The patients showed similar variations and with the curves indicating the reduction of pain intensity throughout the treatment (Figure 1). In Phase A, pain intensity in IPs and INPs indicated accentuated oscillations. In Phase B, in all cases, reduction of this symptom in values close to zero (no pain) occurred. In relation to the measurements taken after the treatment was terminated, except for IP1, all patients continued without pain. In relation to the LDP (Figure 2) it was possible to observe, in all patients, a gradual increase of the threshold from Phase A until the last follow up session. In Phase B, an increment of LDP for IPs as well as INPs patients was noted.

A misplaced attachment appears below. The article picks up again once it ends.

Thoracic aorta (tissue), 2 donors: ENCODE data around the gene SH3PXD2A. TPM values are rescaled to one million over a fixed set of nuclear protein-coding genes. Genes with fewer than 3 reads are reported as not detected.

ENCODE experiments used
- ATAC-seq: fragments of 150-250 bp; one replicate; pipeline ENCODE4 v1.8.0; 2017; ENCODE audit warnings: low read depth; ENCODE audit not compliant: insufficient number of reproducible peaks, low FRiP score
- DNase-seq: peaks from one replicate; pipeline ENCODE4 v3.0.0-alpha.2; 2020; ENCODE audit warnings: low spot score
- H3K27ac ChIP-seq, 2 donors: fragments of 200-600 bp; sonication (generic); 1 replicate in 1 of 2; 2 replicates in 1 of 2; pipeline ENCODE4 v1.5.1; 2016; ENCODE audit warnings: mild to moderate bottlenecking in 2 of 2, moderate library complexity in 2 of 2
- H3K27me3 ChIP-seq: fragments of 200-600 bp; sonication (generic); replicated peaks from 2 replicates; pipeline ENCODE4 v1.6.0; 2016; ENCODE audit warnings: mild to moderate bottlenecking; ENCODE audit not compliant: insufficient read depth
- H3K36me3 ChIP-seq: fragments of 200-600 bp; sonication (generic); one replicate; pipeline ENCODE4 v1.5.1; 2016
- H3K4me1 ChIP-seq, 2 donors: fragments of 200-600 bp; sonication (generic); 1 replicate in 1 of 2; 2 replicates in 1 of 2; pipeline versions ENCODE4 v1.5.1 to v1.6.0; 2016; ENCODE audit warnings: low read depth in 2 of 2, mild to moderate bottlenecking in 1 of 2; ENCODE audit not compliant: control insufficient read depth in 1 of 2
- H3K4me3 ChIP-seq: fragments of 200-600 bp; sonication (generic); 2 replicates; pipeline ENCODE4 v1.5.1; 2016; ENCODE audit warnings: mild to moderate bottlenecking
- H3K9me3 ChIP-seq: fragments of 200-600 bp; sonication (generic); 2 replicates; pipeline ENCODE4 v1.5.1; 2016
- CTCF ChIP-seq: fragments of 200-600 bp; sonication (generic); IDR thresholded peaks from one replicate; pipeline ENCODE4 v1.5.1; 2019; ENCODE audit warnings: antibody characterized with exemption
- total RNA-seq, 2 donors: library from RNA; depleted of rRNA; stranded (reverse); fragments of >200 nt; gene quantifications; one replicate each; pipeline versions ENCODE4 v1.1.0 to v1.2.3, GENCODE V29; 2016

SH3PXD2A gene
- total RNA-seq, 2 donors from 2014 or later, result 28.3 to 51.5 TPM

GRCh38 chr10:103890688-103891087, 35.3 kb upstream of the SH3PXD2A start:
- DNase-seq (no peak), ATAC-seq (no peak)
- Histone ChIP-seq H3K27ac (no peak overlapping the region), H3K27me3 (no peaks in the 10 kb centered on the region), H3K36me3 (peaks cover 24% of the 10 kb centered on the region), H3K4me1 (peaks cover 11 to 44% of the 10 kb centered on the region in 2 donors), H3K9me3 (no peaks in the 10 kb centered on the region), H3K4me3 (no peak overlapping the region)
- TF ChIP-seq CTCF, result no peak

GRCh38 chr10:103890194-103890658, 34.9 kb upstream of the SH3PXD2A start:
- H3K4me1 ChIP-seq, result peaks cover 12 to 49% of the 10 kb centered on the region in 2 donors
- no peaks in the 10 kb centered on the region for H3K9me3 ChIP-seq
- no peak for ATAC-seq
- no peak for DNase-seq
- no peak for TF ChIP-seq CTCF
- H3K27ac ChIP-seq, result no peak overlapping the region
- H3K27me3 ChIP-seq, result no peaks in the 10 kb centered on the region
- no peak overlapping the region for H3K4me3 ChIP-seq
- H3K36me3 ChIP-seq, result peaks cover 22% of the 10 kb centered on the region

There was a certain level of difficulty to completely overcome the painful sensations of the INPs, when compared with the IPs. The former, mainly INP1 and INP2, needed 10 sessions to achieve complete relief of the painful sensations, and, in INP3, the relief was only achieved in the fifth session of the treatment. The IPs achieved complete relief of pain in the third session, except for IP1. One aspect which could be associated with this occurrence was that INP1 and INP2, in the anamnesis, described their pain as being "violent" and "strong", respectively, whilst INP3 classified his pain as "moderate". Therefore, the initial pain intensity may have influenced the results of the treatment. In relation to the treatment of IP1's pain, it could be suggested that, due to the fact that this individual was older than the others (55 years old) and the fact that he had said that he maintained inadequate posture at work for 23 years, and he could have built a higher level of resistance to pain relief. As it was verified, the treatment was efficient in overcoming the TTH of IPs and INPs. This fact reinforces what has been said by Olson9 who demonstrated that the use of cervical traction, as a therapeutic resource, is efficient for TTH relief.